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Eric Schmidt ratchets Google evil meter

2009 marked the end of a decade that had smiled upon Google. During the last 10 years, it has gone from wonder startup to becoming the internet's largest search engine and online ads company. It has kept fans and the public happy by dishing out endless free online applications.

In the closing days of a remarkable decade for Google, the company's chief executive was given the job of closing the game with a showboat performance. And then Eric Schmidt proceeded to do just the opposite.

Schmidt appeared in what should have been a by-the-numbers, Marlboro-and-a-length-of-hose-pipe-style interview conducted by sycophants and ingénues of CNBC who completely missed the expanding Sub-Prime Bubble. Pitched a softball question on Google and privacy, Schmidt piously laid it out: if you're worried about privacy on the internet, he said, then you're probably doing something wrong in the first place.

In an instant, Schmidt turned himself into Scott McNealy.

Never mind that Schmidt's haughty statement pitched everybody from people worried enough about their privacy to own a paper shredder to the lobbyists at Electronic Frontier Foundation into the same group as pedophiles and Al Qaeda. And forget the fact that Schmidt valued his own privacy so much that Google blacklisted CNET in 2005 for publishing information on the CEO such as his salary, where he lived, and his hobbies, cribbed from Google searches.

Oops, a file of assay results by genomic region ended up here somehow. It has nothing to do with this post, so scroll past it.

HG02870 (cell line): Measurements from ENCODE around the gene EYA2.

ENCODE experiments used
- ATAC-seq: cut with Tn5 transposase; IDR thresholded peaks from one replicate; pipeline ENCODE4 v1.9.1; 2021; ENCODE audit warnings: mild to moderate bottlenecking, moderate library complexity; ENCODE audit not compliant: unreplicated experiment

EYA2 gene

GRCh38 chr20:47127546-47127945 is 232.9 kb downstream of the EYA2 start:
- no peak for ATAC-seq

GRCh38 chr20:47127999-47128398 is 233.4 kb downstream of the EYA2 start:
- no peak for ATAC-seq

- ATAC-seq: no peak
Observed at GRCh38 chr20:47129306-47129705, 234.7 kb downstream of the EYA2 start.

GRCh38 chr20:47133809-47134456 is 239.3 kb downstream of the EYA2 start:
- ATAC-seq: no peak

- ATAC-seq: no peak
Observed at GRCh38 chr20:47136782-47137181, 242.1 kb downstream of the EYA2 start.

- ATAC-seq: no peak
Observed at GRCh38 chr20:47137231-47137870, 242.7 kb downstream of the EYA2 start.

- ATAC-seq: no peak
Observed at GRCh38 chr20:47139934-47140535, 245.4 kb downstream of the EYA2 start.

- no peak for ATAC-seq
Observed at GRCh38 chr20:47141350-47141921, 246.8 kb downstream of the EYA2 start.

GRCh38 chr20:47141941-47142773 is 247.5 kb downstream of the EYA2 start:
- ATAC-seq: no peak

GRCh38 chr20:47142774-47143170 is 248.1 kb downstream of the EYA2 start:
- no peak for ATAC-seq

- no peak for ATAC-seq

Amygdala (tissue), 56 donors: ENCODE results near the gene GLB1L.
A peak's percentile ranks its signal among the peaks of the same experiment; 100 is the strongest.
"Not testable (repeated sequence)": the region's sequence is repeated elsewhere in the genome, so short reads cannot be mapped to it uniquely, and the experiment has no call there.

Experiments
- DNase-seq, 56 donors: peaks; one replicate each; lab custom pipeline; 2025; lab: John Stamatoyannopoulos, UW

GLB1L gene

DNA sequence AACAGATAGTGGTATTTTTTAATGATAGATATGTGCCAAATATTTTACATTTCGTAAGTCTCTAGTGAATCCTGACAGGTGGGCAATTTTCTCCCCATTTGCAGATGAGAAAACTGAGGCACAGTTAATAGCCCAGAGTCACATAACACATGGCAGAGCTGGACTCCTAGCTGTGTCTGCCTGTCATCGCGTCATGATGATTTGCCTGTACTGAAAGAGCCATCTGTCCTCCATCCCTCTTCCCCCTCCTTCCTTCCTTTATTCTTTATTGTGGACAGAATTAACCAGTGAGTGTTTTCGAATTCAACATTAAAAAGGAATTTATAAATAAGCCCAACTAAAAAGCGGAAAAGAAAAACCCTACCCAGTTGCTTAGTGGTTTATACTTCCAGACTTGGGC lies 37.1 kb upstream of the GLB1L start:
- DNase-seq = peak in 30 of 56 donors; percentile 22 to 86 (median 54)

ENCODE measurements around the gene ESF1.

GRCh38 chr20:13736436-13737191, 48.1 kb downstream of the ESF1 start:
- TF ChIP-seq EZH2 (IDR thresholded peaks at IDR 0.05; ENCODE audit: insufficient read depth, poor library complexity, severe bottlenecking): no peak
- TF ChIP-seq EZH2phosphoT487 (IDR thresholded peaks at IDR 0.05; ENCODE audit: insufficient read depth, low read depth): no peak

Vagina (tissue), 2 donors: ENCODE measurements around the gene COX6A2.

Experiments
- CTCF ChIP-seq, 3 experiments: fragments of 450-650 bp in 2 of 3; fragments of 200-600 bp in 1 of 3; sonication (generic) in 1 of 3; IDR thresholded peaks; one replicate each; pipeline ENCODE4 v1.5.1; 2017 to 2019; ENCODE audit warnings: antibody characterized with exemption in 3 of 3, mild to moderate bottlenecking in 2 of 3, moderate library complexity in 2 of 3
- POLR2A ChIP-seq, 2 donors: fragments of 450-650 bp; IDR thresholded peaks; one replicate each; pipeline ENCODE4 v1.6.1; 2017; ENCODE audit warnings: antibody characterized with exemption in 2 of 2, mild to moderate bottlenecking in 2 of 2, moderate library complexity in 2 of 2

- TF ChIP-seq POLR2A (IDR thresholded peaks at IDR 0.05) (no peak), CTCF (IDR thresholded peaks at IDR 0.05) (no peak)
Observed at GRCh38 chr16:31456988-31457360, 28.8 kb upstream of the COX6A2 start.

No, as privacy advocates seized on Schmidt's fumble, open-source project and on-time Google buddy Mozilla turned on the web giant. A ten-year veteran of the Mozilla project - which has driven millions towards Google in the last 10 years - advised Firefox users that they should dump Google for Microsoft's Bing, citing Schmidt's comments.

Photoshop crop backfires on Microsoft

Microsoft spends millions, possibly billions, of dollars each year researching and executing ad campaigns around the world. So why it let some Photoshop-wielding Muppet have a go at its Polish subsidiary's web site is anyone's guess. Netcitizens went ballistic after Microsoft Poland posted a stock photo on its web site of a black man and an Asian man and a Caucasian woman - only to swap the black's head for another Caucasian.

Here's the original:

Microsoft Photoshopped pic (original)

And here's the one with the new head:

Microsoft Photoshopped pic (altered)

Little things gave the gig away: like the fact that the guy's hands didn't match his head. Microsoft took to Twitter to apologize and promised it was looking into the incident. It was too late, and in the wake of painful allegations of racism, the internet's army of Photoshoppers steamed in with their own take on the matter.

An Irish bookie actually laid odds on the racial makeup of the faces that would turn up in Redmond's global advertising campaign for Office 2010. The betting shop did not explore the possibility of a lizard:

Microsoft Lizard pic

Or a Wookie:

Microsoft Wookie

We love you, Microsoft. We really do. ®

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